Misplaced Priorities: Cars Trump Bikes in New Transportation Bill

Brian Lessels

Rush Hour in Copenhagen, photo courtesy of Mikael Colville-Andersen @ flickr

On the afternoon of July 6th, I rode my bike home from work through the streets of Portland, Maine, sharing the lane with car traffic. Parts of my commute could benefit from a bike lane or increased signage, but the prospects for those projects do not look good in the near term. Earlier that day, President Obama had signed a new transportation bill that slashed federal funding for biking and pedestrian infrastructure.

The bill reduces funding for bicycling and pedestrian improvements by about thirty percent. Additionally, it allows those reduced funds allocated for bike and pedestrian projects to be used instead for other transportation work at the discretion of the state. This despite the fact that a 2010 census study showed that the number of people who used a bicycle as their primary mode of transportation increased by 43% in the preceding decade. Even greater gains were seen in cities, where commutes tend to be shorter.

My own bike obsession (my third-floor walk-up houses eight bikes, four of which are mine) began when I spent a semester abroad in Denmark. Its capital city, Copenhagen, is full of wide bike lanes bustling with two-wheeled traffic. The bike lanes are bordered by a curb to separate them from the road and are built so that bikers can safely pass one another within the lane. According to the City of Copenhagen, half of its residents bike to work or school every day. To compare, in Portland, Oregon, the large U.S. city with the most bikers, 6% of residents primarily use their bike to get to work.

Bicycling is contagious. Living in Copenhagen I found that having so many bikes on the roads and such good infrastructure makes it more fun, safer, and easier to ride. Drivers expect cyclists and operate accordingly. Bike racks sit on seemingly every corner. People carry heavy loads of groceries in bike baskets, transport their children around the city in specially-made cargo bikes, and use fenders or even an umbrella to get around in the rain. My memory could be deceiving me, but I still swear that I once saw a man in a business suit eating a sandwich and talking on a cell phone while navigating rush hour bike traffic.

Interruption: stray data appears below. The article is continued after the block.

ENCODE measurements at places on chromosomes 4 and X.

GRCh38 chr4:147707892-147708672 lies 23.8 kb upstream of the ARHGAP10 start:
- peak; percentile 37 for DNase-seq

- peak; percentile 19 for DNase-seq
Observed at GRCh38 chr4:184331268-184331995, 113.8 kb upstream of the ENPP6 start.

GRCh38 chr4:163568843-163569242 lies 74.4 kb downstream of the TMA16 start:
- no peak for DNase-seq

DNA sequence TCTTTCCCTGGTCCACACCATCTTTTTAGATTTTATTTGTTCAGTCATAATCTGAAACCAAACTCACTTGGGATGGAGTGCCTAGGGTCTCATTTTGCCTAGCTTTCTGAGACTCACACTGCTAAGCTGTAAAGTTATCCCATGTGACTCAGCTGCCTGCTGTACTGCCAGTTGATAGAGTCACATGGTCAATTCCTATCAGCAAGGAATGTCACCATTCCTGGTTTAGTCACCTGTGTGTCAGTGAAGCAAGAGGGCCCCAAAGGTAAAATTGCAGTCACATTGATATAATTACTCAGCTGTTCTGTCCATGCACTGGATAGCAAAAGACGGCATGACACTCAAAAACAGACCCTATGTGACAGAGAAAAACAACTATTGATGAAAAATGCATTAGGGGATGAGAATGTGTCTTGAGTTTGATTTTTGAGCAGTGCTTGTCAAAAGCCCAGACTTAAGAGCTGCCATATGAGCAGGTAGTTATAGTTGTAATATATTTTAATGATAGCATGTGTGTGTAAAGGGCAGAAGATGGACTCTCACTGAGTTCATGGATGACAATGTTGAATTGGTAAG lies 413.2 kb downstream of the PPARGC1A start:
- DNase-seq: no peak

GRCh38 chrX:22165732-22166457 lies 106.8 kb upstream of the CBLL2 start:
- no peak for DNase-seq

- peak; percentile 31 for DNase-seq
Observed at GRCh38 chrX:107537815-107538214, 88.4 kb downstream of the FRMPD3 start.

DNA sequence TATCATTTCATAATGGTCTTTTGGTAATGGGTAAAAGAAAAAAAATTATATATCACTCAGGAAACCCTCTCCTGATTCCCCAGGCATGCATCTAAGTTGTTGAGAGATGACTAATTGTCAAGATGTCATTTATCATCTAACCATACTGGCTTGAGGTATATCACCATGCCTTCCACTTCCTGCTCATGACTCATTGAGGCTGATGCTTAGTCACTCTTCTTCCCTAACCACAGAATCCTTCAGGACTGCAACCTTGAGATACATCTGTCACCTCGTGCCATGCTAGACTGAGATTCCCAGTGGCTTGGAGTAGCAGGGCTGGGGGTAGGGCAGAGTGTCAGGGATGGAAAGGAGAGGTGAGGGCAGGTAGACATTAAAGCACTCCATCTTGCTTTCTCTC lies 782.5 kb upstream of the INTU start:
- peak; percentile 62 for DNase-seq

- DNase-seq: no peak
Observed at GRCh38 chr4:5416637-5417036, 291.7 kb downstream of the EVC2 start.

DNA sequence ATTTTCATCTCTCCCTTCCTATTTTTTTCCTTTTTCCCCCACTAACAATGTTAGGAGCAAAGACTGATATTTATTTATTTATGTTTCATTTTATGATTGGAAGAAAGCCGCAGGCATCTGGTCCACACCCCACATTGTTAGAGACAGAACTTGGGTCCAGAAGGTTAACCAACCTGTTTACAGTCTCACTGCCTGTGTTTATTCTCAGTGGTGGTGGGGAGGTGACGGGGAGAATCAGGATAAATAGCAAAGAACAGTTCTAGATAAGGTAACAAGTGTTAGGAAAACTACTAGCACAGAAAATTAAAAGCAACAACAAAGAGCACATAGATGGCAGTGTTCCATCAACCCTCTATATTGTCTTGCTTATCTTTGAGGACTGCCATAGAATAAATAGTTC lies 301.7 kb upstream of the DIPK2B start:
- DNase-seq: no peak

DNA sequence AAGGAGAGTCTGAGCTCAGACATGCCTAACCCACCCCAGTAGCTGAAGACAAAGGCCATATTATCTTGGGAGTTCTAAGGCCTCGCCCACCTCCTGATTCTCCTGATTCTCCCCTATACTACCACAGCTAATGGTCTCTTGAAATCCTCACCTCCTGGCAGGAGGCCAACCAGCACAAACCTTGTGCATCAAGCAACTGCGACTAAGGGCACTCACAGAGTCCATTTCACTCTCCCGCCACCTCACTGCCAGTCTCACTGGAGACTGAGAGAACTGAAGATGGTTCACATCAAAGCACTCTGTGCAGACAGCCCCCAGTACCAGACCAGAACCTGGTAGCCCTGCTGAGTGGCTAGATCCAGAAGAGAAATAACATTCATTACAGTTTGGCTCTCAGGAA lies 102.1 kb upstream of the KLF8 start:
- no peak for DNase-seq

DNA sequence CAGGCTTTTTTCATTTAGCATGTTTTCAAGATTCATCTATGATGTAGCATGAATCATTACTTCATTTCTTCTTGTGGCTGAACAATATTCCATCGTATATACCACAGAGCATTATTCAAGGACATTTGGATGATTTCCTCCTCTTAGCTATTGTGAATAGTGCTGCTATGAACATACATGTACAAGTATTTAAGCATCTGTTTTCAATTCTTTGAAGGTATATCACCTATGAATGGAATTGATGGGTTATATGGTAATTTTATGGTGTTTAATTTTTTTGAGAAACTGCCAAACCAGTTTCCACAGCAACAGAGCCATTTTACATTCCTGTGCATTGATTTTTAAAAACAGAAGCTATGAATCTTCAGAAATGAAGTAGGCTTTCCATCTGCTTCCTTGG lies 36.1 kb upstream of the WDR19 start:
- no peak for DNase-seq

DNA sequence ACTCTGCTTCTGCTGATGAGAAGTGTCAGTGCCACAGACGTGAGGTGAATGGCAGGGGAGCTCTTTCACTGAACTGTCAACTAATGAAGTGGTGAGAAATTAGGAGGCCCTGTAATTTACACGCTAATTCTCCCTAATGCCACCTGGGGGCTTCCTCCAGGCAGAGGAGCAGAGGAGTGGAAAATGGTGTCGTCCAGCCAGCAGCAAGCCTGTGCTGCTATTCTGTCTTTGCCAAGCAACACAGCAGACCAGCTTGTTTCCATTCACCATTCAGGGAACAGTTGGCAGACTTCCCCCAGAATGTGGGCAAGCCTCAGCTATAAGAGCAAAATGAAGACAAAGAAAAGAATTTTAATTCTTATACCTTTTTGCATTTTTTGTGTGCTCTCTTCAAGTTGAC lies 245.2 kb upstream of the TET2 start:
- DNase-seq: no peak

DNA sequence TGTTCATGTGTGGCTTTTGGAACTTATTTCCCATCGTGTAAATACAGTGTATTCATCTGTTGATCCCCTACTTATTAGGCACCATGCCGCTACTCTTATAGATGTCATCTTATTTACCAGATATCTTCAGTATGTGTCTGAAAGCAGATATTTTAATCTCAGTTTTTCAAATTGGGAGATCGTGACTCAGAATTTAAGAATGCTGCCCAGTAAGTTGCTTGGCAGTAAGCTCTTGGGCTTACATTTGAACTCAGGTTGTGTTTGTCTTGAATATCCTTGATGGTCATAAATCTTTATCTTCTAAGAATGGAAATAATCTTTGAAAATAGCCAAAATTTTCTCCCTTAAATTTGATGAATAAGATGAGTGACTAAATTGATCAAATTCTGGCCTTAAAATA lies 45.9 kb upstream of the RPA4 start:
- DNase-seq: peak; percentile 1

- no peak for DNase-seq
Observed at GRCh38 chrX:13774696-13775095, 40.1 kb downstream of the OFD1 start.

I returned to Portland for law school largely because it is such a wonderful place to live. The city is big enough to have great restaurants and good music, but relatively quiet and geographically small. I own a car, but never drive within the city because biking is cheaper, more fun, and often faster. Traffic is light, speeds are slow, and drivers are generally courteous.

The city has made strides in recent years, adding bike lanes, pursuing federal grant money for further improvements, and even hiring a bike-pedestrian coordinator.  However, more remains to be done. Dangerous intersections, narrow streets, and perilous railroad crossings remain unsafe even for experienced cyclists, and intimidate those who might otherwise choose to commute or recreate on a bike. Greater federal funding would enable Portland to more quickly and completely make its streets safer for all users.

Our country’s transportation system needs help, that much is clear. Many roads and bridges need costly repairs to remain safe. But it is short-sighted to spend huge sums on automotive infrastructure in lieu of making cities more livable for bicyclists and pedestrians. Walking and biking keeps people healthier and happier, all while saving gas and reducing emissions. American cities could be cleaner, more bikeable, more walkable, and less car-dominated if we choose to invest wisely in our biking and walking infrastructure.

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